For Wilson, the takeaway is simple (and amusing): “If Bitcoin continues to fall, it would be just one more warning shot that P/Es may be peaking [while] if Bitcoin is able to make new highs, it likely means the speculative frenzy isn’t over.”

Whatever the case, Morgan is leaning towards to notion that “a correction/consolidation” in the S&P is likely to begin “imminently.”


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5 thoughts on “‘Imminent’ Stock Correction: What’s Bitcoin Got To Do With It?

  1. As the farthest out the value chain or close to it, it would be hard to argue that if nothing else it cannot serve as a canary in this very strange coal mine.

  2. re: Gamestop, hitting $240 after-hours, I’m actually getting a bit concerned that a bunch of youngsters (foolhardy or not) are getting egged on by sympathetic folks who ought to know better (Musk, Cramer, Palihapitiya) — and the kids are going to get burned as a result. Yeah, I know, it’s the price of the lesson. Still…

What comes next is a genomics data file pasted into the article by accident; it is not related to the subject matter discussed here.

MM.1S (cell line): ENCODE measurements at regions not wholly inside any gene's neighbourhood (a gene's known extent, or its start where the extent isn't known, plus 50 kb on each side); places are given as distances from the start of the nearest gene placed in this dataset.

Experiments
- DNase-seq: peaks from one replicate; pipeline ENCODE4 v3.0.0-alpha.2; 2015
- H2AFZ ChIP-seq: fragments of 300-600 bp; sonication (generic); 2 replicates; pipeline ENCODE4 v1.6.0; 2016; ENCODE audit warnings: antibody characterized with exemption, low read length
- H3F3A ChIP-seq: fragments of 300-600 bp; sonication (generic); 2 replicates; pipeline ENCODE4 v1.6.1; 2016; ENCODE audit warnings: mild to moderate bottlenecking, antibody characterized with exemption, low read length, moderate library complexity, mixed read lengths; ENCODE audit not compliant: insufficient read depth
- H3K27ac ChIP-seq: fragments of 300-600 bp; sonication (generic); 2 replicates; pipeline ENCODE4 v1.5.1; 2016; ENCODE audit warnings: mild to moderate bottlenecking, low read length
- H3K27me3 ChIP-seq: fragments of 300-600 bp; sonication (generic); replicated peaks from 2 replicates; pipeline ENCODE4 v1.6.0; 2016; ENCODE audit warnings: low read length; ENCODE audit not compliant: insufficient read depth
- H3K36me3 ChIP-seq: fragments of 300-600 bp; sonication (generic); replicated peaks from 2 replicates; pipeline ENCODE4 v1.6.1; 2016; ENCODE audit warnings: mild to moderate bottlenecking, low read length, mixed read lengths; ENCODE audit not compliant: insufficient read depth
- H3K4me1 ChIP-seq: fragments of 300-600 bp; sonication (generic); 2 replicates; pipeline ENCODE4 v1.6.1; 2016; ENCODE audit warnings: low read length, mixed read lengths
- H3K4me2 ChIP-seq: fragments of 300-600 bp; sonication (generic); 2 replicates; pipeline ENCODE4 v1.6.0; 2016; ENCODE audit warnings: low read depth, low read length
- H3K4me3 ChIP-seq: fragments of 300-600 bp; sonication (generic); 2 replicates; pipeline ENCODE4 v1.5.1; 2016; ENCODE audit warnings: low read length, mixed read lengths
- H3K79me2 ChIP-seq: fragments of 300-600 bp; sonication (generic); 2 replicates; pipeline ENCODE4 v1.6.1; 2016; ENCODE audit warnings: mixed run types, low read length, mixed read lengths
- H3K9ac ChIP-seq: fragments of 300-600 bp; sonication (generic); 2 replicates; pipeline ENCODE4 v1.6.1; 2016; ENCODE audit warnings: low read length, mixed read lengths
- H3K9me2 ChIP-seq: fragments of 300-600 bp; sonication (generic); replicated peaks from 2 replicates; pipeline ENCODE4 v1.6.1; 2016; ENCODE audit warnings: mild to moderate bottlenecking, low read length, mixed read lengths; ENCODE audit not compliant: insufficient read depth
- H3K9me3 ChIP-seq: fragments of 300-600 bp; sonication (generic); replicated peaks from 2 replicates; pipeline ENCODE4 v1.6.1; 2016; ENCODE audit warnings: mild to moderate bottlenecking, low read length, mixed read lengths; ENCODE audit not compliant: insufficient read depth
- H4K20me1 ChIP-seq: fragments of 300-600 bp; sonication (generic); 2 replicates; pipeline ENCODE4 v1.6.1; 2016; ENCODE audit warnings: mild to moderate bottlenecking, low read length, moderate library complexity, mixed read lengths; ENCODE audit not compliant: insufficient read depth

I’m guessing it’s just a few days before GME does a massive secondary, recap’ing with $billions and at the same time giving the shorts a chance to buy out at a “reasonable” $75-$100/share or so. I don’t think the denizens of wallstreetbets see it coming. If I were Melvin Capital, I’d have already started negotiating with GME a price for that secondary. A short squeeze doesn’t achieve squat for GME without it.

    The Musks and Cramers et al. should be warning the kids, not encouraging them.

  3. Tesla has done multiple secondaries. The immediate result of them was a stock price increase. Provided GME’s offering is of a limited size, the impact on its fundamentals may actually drive a share price increase. At the very least it does not have to be a negative event.

    Not that I have skin in the game. Just noodling.

  4. Note that this is happening at the same time that one of the two major political parties in the US has essentially become a cult. Our pandemic response has been marked by superstition, misinformation, and the spread of unfounded rumors. I’m not sure what it will take to bring some sense of rationality to our realm, including markets, but it could take a lot.